Consequently, the present invention is made in view of such situations, and aims at providing a cryotherapy apparatus and a cryotherapy probe that can achieve facilitation of handling, reduction in size, and price-reduction.

In order to achieve the aforementioned object, a cryotherapy apparatus in accordance with the present invention is a cryotherapy apparatus for freeze-treating a predetermined site inside a body, and it is provided with a Stirling cooling machine and a cryotherapy probe attached to a heat absorbing portion of this Stirling cooling machine, and it is characterized in that this cryotherapy probe has an inner pipe whose base end is connected to the heat absorbing portion as well as in which a refrigerant that operates below the freezing point is encapsulated, an outer pipe that covers the inner pipe so that a gap to be vacuumed may be formed, and a heat exchanging portion provided at a tip of the inner pipe.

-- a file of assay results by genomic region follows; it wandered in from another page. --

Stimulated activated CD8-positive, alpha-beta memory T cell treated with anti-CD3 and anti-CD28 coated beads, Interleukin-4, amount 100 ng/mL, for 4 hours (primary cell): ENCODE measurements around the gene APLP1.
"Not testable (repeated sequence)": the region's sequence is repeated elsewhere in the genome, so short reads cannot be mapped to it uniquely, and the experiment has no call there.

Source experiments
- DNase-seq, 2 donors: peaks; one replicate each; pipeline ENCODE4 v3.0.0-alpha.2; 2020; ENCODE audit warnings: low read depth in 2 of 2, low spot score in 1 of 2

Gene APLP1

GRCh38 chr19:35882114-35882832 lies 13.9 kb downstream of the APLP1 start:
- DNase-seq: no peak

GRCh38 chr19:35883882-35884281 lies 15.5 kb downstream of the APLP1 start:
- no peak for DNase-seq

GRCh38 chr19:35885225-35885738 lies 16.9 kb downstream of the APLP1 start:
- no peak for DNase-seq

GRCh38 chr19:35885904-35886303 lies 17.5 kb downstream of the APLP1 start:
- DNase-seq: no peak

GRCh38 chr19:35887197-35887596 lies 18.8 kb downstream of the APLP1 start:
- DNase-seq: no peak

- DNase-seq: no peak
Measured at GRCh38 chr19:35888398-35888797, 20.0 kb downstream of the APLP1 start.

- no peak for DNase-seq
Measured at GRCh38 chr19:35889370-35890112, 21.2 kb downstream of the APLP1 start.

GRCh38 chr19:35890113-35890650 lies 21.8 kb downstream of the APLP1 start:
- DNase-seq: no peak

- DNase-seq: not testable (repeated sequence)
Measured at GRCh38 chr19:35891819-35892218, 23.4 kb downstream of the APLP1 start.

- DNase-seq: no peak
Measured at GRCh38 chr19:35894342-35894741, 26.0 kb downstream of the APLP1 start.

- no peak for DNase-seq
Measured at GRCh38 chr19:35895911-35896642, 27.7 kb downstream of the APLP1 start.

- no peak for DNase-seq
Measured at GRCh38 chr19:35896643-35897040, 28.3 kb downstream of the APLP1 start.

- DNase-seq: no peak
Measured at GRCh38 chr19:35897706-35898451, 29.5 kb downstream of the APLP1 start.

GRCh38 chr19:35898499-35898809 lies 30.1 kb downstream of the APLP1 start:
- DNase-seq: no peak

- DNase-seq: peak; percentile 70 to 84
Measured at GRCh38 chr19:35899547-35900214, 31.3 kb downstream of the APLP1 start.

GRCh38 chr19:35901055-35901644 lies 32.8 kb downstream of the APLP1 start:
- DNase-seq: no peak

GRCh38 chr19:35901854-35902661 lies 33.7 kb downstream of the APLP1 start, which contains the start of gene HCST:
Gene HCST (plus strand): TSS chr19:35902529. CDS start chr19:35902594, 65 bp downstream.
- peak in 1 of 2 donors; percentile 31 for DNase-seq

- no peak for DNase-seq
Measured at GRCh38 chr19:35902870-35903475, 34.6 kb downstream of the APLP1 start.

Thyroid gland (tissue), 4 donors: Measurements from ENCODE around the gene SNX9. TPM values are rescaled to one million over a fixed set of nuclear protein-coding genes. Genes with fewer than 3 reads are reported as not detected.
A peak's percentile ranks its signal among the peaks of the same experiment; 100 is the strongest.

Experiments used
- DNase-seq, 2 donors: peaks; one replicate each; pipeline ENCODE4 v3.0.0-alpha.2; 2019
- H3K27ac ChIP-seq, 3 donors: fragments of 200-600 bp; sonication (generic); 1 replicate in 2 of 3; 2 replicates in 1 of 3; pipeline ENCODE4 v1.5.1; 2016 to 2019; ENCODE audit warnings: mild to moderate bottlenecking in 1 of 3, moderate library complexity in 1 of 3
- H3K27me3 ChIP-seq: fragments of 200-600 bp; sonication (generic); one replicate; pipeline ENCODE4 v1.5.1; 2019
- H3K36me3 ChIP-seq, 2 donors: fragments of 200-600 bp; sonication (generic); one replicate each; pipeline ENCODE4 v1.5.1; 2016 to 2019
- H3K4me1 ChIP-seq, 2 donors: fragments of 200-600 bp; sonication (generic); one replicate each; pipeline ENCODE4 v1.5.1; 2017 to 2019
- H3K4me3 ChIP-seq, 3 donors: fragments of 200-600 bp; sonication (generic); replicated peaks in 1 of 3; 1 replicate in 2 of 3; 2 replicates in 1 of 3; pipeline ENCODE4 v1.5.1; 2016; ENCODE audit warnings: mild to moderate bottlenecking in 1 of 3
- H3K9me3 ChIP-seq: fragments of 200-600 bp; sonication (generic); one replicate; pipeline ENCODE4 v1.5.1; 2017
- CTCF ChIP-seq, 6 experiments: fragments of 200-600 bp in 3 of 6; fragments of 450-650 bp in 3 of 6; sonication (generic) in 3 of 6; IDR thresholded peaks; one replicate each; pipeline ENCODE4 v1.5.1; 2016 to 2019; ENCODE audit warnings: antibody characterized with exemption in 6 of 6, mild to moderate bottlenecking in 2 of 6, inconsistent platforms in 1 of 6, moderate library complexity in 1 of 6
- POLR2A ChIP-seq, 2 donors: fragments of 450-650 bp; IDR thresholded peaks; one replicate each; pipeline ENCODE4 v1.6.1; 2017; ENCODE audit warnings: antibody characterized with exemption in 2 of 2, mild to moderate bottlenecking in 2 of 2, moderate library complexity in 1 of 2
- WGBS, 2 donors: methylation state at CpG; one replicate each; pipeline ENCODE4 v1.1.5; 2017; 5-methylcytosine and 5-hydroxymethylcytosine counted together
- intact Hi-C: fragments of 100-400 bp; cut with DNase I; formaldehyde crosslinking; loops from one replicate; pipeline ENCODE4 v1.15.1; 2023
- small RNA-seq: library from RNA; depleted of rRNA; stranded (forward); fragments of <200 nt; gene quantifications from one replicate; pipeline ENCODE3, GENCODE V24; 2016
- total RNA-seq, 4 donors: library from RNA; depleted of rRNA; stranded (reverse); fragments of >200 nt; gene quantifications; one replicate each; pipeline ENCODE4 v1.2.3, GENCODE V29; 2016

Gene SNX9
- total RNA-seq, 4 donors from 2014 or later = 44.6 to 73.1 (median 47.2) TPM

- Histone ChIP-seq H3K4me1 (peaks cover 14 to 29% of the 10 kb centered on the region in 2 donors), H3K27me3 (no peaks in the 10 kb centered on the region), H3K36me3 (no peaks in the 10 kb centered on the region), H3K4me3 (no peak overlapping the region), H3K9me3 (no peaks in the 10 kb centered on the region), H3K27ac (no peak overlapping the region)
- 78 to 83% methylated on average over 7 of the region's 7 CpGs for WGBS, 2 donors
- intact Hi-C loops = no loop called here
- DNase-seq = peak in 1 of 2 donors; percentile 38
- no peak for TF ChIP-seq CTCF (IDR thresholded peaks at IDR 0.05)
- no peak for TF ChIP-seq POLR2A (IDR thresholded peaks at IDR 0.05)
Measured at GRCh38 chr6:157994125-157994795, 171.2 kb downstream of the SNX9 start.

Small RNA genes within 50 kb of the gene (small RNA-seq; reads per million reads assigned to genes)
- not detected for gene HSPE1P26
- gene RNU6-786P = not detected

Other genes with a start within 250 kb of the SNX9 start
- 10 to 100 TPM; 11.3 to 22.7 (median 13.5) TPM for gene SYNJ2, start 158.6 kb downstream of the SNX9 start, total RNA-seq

In this cryotherapy apparatus, a Stirling cooling machine is used that is generally driven by normal power supply and that is comparatively small and inexpensive (for example, free piston type Stirling cooling machine) In addition, the base end of the inner pipe in which the refrigerant has been encapsulated is connected to the heat absorbing portion of this Stirling cooling machine As a result of this, when the Stirling cooling machine is driven in a state where the heat exchanging portion provided at the tip of the inner pipe is located at a predetermined site inside a body, heat moves from the heat exchanging portion of the cryotherapy probe to the heat absorbing portion of the Stirling cooling machine through the refrigerant. At this time, the refrigerant encapsulated in this inner pipe is insulated from the outside since the outer pipe covers the inner pipe so that the gap to be vacuumed may be formed. Hence, an ice ball can be efficiently formed on a predetermined site where the heat exchanging portion is located, thus enabling to freeze-treat the predetermined site. As described above, this cryotherapy apparatus can achieve facilitation of handling, reduction in size, and price-reduction.